Duty to consult, good faith behavior with employees
Last Tuesday came the announcement we all dreaded: New Zealand is going to Alert Level 4.
But we’ve been here before, we’ve gotten out of it, and we’ve learned from it. For business leaders, it is time to reflect on these lessons, especially in the context of labor law.
While there have only been a handful of use cases related to Covid-19, the rulings we have identified a number of points employers need to be mindful of as they navigate this latest lockdown.
Here are some of the main lessons learned from the Covid-19 cases.
Lesson 1: Force majeure clauses are not a quick fix
Some employment contracts contain a “force majeure” clause, also known as the business interruption clause, which either predates Covid-19 or has been implemented as a result.
In general, these clauses state that the employer can reduce wages, or not pay wages at all, when he cannot operate his business for reasons beyond his control. Certain clauses may also allow an employer to terminate employment in similar circumstances.
A cafe in Snells Beach, just north of Auckland, relied on such a clause to lay off seven cafe workers on March 19, 2020, days before the first lockdown.
The clause read: “If the employer’s activity is interrupted by unforeseen events beyond its control (eg … a pandemic), the employer may be unable to provide you with work to be performed”.
The Employment Relations Authority ruled that this is a type of “frustration” clause and that the legal standard for frustration is high. The authority concluded that the circumstances did not exist at the time to justify the use of the clause – the cafe could still function as gatherings of 100 people were still allowed.
The cafe also did not consult the workers on the termination of their employment. Each employee simply received a letter indicating that their employment was terminated. The dismissals were deemed unjustified.
The outcome would have been different if the cafe owners had invoked the clause during the lockdown and properly consulted before deciding to lay off. Their failure to do so meant they had to pay the seven employees a total of $ 136,000 in lost wages and compensation.
Lesson 2: Labor law is not suspended during confinement
Employers are not advised to assume that they will be forgiven for not complying with employment law simply because of a foreclosure or the wider impacts of Covid-19 on their business.
The labor court was very clear that the pandemic did not act to suspend employee rights or employer obligations. In particular, there are ongoing and fundamental requirements for acting in good faith and as a fair and reasonable employer.
Sollys Freight, a trucking and contracting company in Christchurch, failed to meet both of those obligations when it laid off two employees in last year’s lockdown. Sollys did not consult on the layoffs and made the decision pending whether they would receive the government wage subsidy.
Sollys attempted to argue: “the standard expected of a fair and reasonable employer has been significantly altered by the context of the global pandemic and economic turmoil”.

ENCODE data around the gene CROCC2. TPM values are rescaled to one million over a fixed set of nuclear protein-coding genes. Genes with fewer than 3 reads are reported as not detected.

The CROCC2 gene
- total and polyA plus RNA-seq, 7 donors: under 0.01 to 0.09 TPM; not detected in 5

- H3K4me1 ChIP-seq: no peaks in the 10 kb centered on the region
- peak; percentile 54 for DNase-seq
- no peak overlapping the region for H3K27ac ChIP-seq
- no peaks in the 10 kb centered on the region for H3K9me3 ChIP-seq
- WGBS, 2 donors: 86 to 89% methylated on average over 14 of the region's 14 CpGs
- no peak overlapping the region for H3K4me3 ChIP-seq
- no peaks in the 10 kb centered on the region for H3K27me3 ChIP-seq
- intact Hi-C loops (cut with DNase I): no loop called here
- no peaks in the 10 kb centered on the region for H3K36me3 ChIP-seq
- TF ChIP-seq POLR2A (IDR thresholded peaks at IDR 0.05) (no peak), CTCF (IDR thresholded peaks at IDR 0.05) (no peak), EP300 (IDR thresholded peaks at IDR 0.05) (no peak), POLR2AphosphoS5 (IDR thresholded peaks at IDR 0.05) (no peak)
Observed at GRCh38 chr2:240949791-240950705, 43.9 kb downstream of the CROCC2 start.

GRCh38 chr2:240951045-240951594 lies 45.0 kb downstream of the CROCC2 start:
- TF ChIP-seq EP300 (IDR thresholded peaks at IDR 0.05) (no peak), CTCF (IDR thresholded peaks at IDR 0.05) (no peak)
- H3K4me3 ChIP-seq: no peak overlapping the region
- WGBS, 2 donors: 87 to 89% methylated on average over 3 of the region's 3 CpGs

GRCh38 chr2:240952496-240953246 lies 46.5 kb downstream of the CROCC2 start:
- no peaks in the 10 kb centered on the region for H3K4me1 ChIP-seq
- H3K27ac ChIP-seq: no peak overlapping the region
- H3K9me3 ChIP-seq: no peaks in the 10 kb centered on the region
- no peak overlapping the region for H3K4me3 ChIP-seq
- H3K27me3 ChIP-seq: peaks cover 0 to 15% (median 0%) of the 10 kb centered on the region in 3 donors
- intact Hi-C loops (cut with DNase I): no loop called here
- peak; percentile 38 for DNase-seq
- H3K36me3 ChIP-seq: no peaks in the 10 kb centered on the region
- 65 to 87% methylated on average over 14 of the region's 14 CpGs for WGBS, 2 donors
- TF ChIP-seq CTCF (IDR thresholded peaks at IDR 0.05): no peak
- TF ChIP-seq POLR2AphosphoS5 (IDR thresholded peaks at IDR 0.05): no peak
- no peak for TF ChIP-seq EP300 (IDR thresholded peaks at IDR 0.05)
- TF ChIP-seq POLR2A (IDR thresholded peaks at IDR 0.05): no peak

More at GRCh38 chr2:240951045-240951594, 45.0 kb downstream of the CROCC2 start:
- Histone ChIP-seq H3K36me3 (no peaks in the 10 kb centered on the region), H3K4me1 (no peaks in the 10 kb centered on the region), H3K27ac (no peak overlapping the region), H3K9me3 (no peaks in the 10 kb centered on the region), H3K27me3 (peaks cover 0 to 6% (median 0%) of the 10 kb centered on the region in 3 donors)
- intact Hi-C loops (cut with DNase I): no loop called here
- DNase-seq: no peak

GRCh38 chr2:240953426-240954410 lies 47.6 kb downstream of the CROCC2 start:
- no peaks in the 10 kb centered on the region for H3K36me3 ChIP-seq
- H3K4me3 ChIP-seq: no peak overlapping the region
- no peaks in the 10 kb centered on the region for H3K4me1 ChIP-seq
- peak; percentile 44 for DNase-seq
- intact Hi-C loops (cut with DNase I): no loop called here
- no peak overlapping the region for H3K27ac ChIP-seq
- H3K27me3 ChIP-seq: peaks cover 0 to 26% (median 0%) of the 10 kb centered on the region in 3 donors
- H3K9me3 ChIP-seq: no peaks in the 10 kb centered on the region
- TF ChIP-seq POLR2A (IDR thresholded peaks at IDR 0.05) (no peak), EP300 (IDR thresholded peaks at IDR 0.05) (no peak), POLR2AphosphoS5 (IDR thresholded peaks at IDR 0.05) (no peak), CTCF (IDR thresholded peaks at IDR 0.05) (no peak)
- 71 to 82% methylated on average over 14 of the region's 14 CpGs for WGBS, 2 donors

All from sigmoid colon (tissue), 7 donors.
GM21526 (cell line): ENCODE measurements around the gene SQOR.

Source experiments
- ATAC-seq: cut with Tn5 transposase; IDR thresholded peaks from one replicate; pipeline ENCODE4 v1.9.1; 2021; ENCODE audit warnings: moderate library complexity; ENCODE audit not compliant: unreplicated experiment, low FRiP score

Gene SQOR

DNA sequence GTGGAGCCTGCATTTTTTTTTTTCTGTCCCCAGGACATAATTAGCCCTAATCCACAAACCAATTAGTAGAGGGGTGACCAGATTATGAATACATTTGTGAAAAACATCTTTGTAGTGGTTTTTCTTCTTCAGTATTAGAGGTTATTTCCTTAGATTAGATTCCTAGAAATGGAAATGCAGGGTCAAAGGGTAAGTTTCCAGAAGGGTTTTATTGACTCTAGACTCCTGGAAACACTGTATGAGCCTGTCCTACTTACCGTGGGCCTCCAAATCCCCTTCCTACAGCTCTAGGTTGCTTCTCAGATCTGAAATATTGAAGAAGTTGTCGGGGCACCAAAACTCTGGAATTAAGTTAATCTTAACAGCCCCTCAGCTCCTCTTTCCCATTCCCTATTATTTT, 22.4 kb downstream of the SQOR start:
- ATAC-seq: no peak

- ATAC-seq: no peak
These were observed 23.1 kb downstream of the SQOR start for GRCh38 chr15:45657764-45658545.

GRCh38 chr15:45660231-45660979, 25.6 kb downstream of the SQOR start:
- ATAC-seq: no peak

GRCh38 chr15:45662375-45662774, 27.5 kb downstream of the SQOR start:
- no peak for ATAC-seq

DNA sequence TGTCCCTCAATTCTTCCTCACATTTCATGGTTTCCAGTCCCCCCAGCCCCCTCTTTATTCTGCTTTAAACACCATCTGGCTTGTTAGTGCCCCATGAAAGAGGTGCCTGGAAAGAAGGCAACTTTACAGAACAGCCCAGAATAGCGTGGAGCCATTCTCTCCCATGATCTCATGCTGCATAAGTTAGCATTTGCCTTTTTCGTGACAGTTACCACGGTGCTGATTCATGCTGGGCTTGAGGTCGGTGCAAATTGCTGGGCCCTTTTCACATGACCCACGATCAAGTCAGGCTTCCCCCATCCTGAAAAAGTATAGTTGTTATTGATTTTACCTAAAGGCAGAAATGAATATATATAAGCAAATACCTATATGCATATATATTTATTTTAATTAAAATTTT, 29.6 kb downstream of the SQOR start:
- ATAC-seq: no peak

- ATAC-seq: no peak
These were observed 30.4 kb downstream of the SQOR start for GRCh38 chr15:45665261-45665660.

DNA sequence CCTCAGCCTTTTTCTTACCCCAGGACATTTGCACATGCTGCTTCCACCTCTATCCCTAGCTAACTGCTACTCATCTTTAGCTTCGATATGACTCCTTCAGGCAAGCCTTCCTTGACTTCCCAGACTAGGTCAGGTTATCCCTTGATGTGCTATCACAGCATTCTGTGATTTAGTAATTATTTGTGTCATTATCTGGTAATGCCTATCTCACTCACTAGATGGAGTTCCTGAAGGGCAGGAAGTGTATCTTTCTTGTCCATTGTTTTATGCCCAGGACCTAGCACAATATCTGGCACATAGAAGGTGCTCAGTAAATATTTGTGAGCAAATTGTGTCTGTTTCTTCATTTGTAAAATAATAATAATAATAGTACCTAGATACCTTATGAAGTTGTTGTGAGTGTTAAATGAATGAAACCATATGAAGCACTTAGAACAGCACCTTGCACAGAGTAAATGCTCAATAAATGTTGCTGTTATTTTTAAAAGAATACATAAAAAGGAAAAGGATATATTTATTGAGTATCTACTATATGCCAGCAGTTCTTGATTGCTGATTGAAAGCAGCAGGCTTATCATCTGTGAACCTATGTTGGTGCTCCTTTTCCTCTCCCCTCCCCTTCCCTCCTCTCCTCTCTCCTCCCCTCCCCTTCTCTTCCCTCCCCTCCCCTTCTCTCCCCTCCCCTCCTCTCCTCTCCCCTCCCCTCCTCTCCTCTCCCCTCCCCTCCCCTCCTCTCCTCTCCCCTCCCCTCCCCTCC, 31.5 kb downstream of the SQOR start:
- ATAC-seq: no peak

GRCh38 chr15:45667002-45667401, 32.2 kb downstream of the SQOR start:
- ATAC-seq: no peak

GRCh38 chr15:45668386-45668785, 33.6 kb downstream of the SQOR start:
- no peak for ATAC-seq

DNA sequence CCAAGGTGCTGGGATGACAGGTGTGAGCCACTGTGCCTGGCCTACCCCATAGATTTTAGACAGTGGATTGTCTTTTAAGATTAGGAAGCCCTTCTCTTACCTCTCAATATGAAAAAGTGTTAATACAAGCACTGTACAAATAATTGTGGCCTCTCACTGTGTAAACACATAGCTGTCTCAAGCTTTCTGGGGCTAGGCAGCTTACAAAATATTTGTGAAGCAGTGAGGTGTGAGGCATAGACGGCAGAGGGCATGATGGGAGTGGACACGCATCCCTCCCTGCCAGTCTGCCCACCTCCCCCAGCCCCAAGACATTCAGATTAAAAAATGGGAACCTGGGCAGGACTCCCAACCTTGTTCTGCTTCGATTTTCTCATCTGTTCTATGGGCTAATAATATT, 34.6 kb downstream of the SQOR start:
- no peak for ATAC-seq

This did not work with the Authority, which considered that it was unjustified to terminate the employment while waiting to know the subsidy, especially since by asking for it, Sollys had declared that it would do everything possible to keep all staff in place.
The authority also considered that the lack of consultation meant that the dismissals were procedurally unjustified. As a result, Sollys was ordered to pay her two
former employees a total of $ 58,000.
Lesson 3: Be Careful With Pay Changes
There is no clear legal answer as to whether the “no job, no pay” principle applies during a foreclosure. In particular, opinions are divided on whether an employee has the right to pay in circumstances where he cannot work, but, at the same time, an employer cannot provide work, such as in a situation of locking.
The conservative approach is that employers should seek a deal before reducing or withholding pay (unless a force majeure clause is in place, but even then be careful).
This is the position taken by the authority in a case involving a hospice in the Bay of Plenty.
In this decision, the authority concluded that the employer had acted illegally in reducing employees’ wages to 80% without first seeking an agreement.
Because the employees were ready and willing to work and, without the containment, were able to meet their contractual requirements, the remuneration of the authority held could not be reduced without their agreement.
Employment law can be difficult to master at the best of times, let alone a foreclosure. The key points to remember are:
– Employees must be consulted on decisions that affect their retention in employment.
– All contractual and legislative rights continue to apply during containment.
– Do not wait for leniency from the authority or the court if you do not respect the law during confinement.
– Get legal advice.
– Jessica Higgins is a labor / litigation associate at Dunedin Anderson Lloyd law firm. The opinions expressed in this article are those of the author and do not purport to be specific legal or professional advice.